A brother goes through the ride of his life to bail his brother out of jail.
From the directors that brought “Uncut Gems,” I took a view of the predecessor a few years back that has some of the same good qualities.
Many of the performances were really good. Robert Pattinson had the look of a man who would do anything to get what he wanted even it placed the people around him in harm’s way. He and a few others delivered that same fast New York City accent speech that was present in “Uncut Gems.” It was this that made me believe, for the most part, that these would be real conversations.
Continuing on the “Uncut Gems” similarities, the entire film was a fast-pace and intense-thrill ride. Things were always moving forward when it came to situations unfolding and occurring on-screen. The camera work was executed very well at keeping the momentum at a constant flow. It wasn’t overly excessive, but it was the right amount where one could watch it and understand the active energy nicely. Underneath all of that was the nice, retro synth music that played.
In addition, the plot would throw surprises once in a while to keep the viewer guessing on what will happen. Though I believe in one or two occasions, it came off as a convenience. For when the character of Ray was expositing his background for quite some time and Pattinson’s character, Connie, overheard something about money within the story.
Of the thrilling nature of the film, it did hamper on having a connection with any character. A lot of the characters were not too kind and came off as complete jerks with little to no redeeming aspects. This went hand-in-hand with Connie definitely. Characters in “Uncut Gems” weren’t that nice either but there was at least a fun factor to them. They had enough charisma in their bad attitudes to make one enjoy them.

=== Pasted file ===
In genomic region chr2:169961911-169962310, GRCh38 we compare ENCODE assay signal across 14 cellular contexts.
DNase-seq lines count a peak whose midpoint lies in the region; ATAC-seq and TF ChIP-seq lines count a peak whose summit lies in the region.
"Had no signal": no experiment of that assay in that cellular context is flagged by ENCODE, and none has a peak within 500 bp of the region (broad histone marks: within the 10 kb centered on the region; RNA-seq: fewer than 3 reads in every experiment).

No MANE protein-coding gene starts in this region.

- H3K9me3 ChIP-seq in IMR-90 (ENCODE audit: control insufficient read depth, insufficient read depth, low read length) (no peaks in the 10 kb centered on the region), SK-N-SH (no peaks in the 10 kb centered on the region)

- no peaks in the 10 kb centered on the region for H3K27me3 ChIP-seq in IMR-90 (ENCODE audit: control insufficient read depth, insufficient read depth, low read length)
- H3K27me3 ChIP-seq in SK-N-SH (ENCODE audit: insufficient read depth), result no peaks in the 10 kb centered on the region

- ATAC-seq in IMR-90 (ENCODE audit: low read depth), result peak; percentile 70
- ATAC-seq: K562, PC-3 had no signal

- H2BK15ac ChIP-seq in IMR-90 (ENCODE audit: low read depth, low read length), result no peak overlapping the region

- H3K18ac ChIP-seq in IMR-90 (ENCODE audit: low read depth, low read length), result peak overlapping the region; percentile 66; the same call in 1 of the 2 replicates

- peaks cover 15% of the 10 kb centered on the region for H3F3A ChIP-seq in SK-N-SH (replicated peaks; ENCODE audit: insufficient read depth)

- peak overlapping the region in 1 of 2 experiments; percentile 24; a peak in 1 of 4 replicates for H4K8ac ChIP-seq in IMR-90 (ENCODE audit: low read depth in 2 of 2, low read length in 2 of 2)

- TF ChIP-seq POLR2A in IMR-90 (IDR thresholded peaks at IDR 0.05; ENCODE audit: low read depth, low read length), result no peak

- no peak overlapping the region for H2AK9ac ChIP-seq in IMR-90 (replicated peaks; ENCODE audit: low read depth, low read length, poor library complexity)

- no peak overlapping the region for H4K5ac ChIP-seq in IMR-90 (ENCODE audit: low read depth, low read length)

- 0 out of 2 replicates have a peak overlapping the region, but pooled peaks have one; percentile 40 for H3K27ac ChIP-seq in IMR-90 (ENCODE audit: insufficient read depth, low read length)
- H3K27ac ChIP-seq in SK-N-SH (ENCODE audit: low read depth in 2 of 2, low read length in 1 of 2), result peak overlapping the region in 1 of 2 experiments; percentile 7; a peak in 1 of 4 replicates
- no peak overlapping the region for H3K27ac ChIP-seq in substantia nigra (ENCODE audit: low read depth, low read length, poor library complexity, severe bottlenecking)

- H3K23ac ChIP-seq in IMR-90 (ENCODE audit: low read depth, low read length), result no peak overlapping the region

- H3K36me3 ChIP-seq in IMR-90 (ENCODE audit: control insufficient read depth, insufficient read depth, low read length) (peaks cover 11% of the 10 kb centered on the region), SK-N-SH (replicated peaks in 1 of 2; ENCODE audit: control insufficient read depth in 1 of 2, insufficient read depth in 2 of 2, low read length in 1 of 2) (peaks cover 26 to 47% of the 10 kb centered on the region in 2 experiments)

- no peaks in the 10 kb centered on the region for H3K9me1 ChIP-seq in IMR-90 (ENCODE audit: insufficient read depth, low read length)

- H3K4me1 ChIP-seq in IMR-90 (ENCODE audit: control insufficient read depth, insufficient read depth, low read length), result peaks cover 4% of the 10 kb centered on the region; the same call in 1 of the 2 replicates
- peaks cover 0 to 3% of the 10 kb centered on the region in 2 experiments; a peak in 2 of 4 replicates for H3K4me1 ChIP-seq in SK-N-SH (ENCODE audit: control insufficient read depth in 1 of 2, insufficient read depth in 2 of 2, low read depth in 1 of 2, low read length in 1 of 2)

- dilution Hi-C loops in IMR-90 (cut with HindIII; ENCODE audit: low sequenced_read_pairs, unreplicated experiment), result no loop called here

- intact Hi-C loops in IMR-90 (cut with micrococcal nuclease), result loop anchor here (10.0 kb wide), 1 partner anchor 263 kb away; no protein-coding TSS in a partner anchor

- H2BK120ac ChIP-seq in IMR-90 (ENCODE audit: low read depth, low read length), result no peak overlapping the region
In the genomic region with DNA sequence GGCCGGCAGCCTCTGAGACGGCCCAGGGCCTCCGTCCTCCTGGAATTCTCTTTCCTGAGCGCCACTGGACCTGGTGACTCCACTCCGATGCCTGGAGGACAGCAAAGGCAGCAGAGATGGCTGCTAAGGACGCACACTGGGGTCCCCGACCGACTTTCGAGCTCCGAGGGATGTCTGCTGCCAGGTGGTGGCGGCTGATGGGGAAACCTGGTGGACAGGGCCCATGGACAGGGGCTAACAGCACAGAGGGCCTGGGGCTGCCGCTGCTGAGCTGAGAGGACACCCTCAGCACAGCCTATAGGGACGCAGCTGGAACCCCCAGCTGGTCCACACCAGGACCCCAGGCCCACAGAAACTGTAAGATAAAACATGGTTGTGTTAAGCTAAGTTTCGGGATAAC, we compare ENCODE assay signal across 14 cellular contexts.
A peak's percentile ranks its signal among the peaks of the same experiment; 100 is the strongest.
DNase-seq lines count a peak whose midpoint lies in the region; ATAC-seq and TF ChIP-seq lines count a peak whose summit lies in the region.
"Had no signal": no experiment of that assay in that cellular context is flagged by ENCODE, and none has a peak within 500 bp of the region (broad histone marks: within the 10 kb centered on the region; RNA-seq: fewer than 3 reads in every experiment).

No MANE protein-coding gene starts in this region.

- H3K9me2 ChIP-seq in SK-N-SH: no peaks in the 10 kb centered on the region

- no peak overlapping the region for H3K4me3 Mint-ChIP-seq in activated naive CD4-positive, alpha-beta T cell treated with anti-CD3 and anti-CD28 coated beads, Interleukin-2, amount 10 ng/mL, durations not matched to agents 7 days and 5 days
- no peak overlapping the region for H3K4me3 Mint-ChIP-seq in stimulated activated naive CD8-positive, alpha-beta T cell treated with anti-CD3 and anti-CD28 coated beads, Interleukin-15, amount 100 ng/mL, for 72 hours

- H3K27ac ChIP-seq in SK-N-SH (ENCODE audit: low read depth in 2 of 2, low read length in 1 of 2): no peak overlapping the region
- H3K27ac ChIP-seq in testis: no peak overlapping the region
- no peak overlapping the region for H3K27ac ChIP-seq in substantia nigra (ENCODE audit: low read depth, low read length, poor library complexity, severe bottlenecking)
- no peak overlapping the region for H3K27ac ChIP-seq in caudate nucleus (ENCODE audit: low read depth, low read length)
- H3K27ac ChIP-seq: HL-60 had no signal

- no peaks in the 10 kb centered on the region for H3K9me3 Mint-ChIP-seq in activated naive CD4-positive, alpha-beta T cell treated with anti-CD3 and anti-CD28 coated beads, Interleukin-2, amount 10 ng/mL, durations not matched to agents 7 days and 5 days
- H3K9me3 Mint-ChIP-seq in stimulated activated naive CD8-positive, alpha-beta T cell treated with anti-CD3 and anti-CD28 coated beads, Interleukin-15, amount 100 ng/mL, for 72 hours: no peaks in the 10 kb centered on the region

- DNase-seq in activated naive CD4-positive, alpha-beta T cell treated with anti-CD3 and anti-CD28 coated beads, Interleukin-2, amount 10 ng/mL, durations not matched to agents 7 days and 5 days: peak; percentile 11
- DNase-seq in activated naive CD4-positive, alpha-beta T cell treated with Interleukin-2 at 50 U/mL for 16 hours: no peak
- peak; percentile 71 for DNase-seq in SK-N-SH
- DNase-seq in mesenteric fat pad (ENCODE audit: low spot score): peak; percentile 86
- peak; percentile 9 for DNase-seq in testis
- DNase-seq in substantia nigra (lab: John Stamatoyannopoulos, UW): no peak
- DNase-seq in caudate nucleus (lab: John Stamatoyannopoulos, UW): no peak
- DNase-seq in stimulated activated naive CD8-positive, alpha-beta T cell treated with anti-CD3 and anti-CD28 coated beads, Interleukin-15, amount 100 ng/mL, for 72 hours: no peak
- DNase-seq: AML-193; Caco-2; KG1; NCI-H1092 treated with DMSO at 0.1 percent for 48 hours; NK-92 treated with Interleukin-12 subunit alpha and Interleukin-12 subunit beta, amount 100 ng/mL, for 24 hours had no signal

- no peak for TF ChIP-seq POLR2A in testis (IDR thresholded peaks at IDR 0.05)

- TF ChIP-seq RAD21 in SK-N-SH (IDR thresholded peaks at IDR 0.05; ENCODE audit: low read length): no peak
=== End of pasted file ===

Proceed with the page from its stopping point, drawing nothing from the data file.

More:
Relationships between characters were lacking as well. There most certainly needed to be more time with the relationship between Connie and his brother, Nick. It makes me kind of wish that the movie didn’t do the switcharoo and have Connie break out Nick from the hospital for real; so that their dynamic would evolve into something toxic and eventually fizzle out by the end. Nick would find redemption and abandon his brother’s criminal tendencies.
Now I will give the movie credit at planting seeds throughout, on how the relationship was strained. Whether it was through the therapy secessions or the news that came on the t.v, it was subtle in a fine fashion. But with a majority of focus placed on Connie, it was hard to get to know Nick’s character and/or what he truly felt about the actions he was committing.
One major plothole I distinctly remember was the cops not recognizing Connie while at the amusement park. They don’t realize that this guy was all over the news and yet they don’t see it at all.
While “Uncut Gems” was superior in a number of ways, this one shouldn’t be skipped. Despite not having the fun factor, “Good Time” delivered a thrilling and enjoyable enough film that showcased great performances. The Safdie Brothers definitely are talented directors and ones that are my watchlists for future releases.
YouTube: Tk Theater Productions/LoneCentric Pictures